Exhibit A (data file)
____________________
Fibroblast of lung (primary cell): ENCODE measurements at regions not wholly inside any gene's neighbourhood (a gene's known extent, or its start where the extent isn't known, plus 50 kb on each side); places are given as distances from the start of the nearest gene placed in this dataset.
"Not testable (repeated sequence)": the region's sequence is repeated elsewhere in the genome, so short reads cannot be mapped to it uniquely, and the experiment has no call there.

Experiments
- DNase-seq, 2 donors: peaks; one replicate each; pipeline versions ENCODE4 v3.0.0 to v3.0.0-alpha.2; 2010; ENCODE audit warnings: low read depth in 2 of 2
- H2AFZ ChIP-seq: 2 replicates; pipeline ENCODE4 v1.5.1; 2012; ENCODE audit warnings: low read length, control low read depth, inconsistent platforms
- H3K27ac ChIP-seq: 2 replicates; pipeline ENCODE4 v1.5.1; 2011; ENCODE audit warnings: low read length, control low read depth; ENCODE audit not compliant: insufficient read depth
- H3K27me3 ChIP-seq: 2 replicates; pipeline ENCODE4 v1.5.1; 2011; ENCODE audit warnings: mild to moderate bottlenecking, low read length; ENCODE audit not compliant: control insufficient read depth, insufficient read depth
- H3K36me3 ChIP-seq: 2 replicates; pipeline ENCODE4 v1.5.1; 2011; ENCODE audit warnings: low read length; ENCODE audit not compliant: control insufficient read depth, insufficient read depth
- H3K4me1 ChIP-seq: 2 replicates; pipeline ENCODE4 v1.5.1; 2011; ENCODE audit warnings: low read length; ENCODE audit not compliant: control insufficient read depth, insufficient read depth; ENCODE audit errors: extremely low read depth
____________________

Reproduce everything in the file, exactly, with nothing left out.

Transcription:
Fibroblast of lung (primary cell): ENCODE measurements at regions not wholly inside any gene's neighbourhood (a gene's known extent, or its start where the extent isn't known, plus 50 kb on each side); places are given as distances from the start of the nearest gene placed in this dataset.
"Not testable (repeated sequence)": the region's sequence is repeated elsewhere in the genome, so short reads cannot be mapped to it uniquely, and the experiment has no call there.

Experiments
- DNase-seq, 2 donors: peaks; one replicate each; pipeline versions ENCODE4 v3.0.0 to v3.0.0-alpha.2; 2010; ENCODE audit warnings: low read depth in 2 of 2
- H2AFZ ChIP-seq: 2 replicates; pipeline ENCODE4 v1.5.1; 2012; ENCODE audit warnings: low read length, control low read depth, inconsistent platforms
- H3K27ac ChIP-seq: 2 replicates; pipeline ENCODE4 v1.5.1; 2011; ENCODE audit warnings: low read length, control low read depth; ENCODE audit not compliant: insufficient read depth
- H3K27me3 ChIP-seq: 2 replicates; pipeline ENCODE4 v1.5.1; 2011; ENCODE audit warnings: mild to moderate bottlenecking, low read length; ENCODE audit not compliant: control insufficient read depth, insufficient read depth
- H3K36me3 ChIP-seq: 2 replicates; pipeline ENCODE4 v1.5.1; 2011; ENCODE audit warnings: low read length; ENCODE audit not compliant: control insufficient read depth, insufficient read depth
- H3K4me1 ChIP-seq: 2 replicates; pipeline ENCODE4 v1.5.1; 2011; ENCODE audit warnings: low read length; ENCODE audit not compliant: control insufficient read depth, insufficient read depth; ENCODE audit errors: extremely low read depth